Laura Hershey: Writer, Poet, Activist, Consultant Rotating Header Image

Debating Advocacy Priorities: Free the Oppressed, or Promote Employment?

Always willing to challenge the disability rights movement with provocative ideas, my friend Josie Byzek has now written a column calling on our advocacy movement to make employment a top priority. It hasn’t been, says Josie, and “this has got to change.” She questions the wisdom of expending so much of the movement’s energy and resources on the nursing home issue. She argues that we should shift attention to employment advocacy, so that improved job opportunities will help keep people from getting so poor that they end up institutionalized.

I have a couple of quibbles with Josie’s column. (I don’t think she’ll mind me airing my critique. I know Josie well to know that she enjoys a healthy, respectful debate.)

First of all, Josie’s article attributes the lack of focus on employment, in part, to “a community organizing model that erroneously teaches change can only come from the very bottom up.” She goes on to make this questionable claim: “I can’t think of a single successful social change movement that was initiated and propagated primarily by the poorest of the poor, the most oppressed of the oppressed. Social change, in actuality, typically begins in the middle class.”

When I read this statement, Cesar Chavez and the farmworkers movement leapt immediately to mind: Poor, disenfranchised, marginalized by class, race, and language, these laborers organized a massive and ultimately successful grape boycott to protest their exploitation by the agricultural industry.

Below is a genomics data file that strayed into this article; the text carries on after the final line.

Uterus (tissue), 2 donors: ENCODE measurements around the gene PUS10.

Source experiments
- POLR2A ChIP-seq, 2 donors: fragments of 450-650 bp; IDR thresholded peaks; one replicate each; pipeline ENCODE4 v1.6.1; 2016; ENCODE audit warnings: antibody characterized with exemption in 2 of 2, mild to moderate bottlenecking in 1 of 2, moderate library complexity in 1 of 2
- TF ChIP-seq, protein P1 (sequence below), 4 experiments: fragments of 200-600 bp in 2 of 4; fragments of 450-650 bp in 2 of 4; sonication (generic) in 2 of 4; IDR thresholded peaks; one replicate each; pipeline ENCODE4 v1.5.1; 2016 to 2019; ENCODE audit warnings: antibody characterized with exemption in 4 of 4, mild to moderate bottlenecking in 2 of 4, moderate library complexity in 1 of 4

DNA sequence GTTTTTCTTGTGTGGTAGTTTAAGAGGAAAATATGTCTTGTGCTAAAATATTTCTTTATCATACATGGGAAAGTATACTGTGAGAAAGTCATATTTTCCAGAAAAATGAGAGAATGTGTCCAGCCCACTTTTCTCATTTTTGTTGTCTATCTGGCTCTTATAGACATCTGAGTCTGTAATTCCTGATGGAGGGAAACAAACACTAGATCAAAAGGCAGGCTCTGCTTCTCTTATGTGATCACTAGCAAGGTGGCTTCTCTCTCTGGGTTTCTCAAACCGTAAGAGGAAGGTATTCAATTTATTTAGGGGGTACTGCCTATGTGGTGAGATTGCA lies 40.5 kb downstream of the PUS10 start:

Then I thought of those drag queens rioting at the Stonewall Inn, fighting back against police harassment and other forms of discrimination. These unsung heroes in high heels, mostly low-income people of color, sparked the modern lesbian/gay/bisexual/transgender (LGBT) movement. (If anything, that movement’s takeover by the middle class has threatened to derail it. Instead of demanding real justice, and the right to be ourselves in any environment, the LGBT movement’s loudest current demands are to be allowed to assimilate into two of our society’s most oppressive institutions: marriage and the military.)

So I disagree that a grassroots, bottom-up advocacy model is wrong for the disability rights community. Having said that, I agree with Josie about the importance of job opportunities. Our community should be outraged by the fact that only around 37 percent of disabled Americans are employed. Like Josie, I would like to see a more aggressive “push for policies that truly can shift that unemployment rate.”

This is more than a civil rights issue, it’s a human rights issue. The International Convention on the Rights of Persons with Disabilities — which took effect in 2008, and which has been ratified by 78 countries (though not yet by the United States) — recognizes “the right of persons with disabilities to work, on an equal basis with others; this includes the right to the opportunity to gain a living by work freely chosen or accepted in a labour market and work environment that is open, inclusive and accessible to persons with disabilities. (Article 27).” It goes on to call for nondiscrimination, reasonable accommodation, affirmative action, training and placement services, self-employment opportunities, and more.